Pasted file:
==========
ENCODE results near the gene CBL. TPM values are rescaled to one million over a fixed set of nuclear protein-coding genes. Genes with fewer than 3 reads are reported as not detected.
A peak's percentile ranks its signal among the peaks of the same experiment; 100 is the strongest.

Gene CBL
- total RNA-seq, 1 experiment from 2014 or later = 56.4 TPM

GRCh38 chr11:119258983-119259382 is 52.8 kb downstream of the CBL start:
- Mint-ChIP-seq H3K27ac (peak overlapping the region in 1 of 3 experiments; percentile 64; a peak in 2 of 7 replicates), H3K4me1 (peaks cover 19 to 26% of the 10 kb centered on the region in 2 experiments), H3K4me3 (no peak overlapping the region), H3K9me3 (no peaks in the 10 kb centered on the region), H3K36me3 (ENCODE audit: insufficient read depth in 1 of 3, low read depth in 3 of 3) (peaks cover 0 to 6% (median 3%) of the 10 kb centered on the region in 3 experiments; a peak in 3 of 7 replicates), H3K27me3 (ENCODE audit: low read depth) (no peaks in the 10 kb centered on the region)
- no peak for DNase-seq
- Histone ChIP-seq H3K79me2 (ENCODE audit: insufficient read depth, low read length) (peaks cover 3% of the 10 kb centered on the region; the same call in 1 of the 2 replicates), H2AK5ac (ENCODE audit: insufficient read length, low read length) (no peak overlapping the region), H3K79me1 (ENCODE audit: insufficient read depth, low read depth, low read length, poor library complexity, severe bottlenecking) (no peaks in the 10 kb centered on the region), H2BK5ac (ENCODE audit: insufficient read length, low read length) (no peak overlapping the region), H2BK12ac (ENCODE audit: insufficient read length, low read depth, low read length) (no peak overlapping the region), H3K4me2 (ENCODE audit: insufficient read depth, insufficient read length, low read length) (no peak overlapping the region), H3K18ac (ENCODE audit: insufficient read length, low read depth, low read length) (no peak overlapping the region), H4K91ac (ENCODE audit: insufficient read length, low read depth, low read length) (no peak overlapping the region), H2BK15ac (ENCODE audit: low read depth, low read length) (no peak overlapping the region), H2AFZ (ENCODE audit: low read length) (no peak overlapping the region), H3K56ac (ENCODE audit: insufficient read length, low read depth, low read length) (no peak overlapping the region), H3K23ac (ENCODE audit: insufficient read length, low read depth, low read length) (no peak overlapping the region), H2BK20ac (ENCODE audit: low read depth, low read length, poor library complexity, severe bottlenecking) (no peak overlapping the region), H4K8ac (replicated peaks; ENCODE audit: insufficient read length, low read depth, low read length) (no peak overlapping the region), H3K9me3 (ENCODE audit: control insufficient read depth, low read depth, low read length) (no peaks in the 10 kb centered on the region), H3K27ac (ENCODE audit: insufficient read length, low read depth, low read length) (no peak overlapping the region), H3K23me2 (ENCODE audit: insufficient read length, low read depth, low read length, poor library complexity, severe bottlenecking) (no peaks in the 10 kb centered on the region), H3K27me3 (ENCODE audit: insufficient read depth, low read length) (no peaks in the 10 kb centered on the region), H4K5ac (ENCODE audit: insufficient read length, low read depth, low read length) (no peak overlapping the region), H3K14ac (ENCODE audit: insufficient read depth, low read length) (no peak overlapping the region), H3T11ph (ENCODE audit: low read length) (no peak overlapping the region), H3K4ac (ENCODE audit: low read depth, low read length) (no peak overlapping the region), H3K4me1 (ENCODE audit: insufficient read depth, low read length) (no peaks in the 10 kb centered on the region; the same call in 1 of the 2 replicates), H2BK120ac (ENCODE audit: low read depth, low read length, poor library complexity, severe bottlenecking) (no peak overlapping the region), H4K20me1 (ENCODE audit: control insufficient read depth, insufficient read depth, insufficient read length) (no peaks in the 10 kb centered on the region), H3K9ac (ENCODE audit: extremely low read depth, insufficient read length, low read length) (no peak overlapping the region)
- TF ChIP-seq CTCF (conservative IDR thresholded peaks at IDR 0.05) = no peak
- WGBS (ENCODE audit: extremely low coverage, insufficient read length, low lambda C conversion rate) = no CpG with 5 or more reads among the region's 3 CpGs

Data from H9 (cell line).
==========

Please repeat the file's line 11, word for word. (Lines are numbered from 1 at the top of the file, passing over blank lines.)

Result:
Data from H9 (cell line).